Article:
Re-Indigenizing Treaty 1 and beyond

The Space Between Us provides opportunities for BIPOC artists

The Space Between Us is a U of W-led project aiming to re-Indigenize urban centres and universities through public art and technology.

A new initiative is being brought to life by University of Winnipeg (U of W) art history professor Dr. Julie Nagam. Nagam is working alongside an international team of BIPOC artists and researchers, who are passionate about re-Indigenizing urban centres and universities through public art and technology.

The Space Between Us is a project that is developing a mentorship network that creates spaces for racialized and marginalized students, staff and community members. The project aims to create safe spaces for racialized people to learn about their cultures through art, then bring it to life through a vast number of available mediums and technologies.

After receiving a $2.5 million Social Science and Humanities Research Council (SSHRC) partnership grant, the project’s funding has been elevated to approximately $6 million, thanks to over 40 researchers and 31 partners spanning across the globe, covering Canada, the United States, Norway, Greenland, Australia, New Zealand and Finland.

Dr. Serena Keshavjee, a U of W art history professor, is a collaborator on this project. She explains that it’s about more than just art, and also about making stories accessible to all people.

Keshavjee says “making spaces more transparent, making them more inviting and privileging Indigenous art would help” make the stories and cultures told through art more accessible and widely known.

“I call it re-Indigenizing Treaty 1,” Keeshavjee says. “It was an Indigenous place, and then Indigenous people were kept out, like physically by being put into reserves and that pass system ... now we are re-Indigenizing it.”

Jasmin Winter, the Aabijijiwan team lab co-ordinator at the U of W, says she is passionate about “how emerging technologies, such as virtual reality, video games and app development could support cultural and language revitalization amongst Indigenous and racialized communities.”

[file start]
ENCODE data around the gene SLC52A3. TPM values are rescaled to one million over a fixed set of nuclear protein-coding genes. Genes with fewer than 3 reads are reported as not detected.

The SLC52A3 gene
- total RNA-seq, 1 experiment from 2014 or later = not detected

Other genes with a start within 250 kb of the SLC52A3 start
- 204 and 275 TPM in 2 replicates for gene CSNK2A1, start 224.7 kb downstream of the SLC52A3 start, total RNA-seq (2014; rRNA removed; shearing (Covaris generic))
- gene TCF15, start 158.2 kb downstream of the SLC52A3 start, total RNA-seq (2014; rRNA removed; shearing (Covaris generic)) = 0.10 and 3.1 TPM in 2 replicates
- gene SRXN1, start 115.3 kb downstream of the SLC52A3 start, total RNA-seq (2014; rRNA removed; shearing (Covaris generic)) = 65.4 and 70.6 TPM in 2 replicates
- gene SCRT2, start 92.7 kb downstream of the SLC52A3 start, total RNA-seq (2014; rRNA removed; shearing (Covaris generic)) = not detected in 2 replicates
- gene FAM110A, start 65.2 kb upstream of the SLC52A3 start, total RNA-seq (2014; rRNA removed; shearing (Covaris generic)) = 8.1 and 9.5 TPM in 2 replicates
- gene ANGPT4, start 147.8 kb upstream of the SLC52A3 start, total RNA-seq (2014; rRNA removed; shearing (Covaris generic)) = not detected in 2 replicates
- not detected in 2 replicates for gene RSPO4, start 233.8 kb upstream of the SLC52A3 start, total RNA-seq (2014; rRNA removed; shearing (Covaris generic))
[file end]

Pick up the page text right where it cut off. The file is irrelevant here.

It is important that people recognize and acknowledge that “Indigenous peoples, especially ... are the original innovators on this land that we now call Canada,” Winter says. They “are the original artists of this land. I think it is so important to let that sink in.”

Through the use of varying mediums, people from all walks of life are able to connect over the beauty of an art piece, the power of a story or the fun of a game.

Creating and sharing art “can be a bit delicate,” Winter says. “You never want to put Indigenous and racialized artists in boxes and expect every single thing that they produce to have something to do with, let’s say, the environment or even colonization or even being explicitly about culture.”

These tunnel-visioned expectations can create marginalizing stereotypes for Artists of Colour and limit their ability to produce work that is outside of these expectations. Winter explains that this can result in racialized artists questioning their abilities outside of those strict topic constraints, which can deter some artists from freely creating.

The power of art is unmatchable, as it builds bridges that close the spaces between people, because, as Winter says, “one piece of art can tell as much as a PhD thesis.”

The next initiative to launch from The Space Between Us will open to the public on Oct. 14 at the U of W from 3 to 6 p.m., on the third floor of Richardson College for the Environment (room 3RC060).

Published in Volume 76, Number 4 of The Uniter (October 1, 2021)

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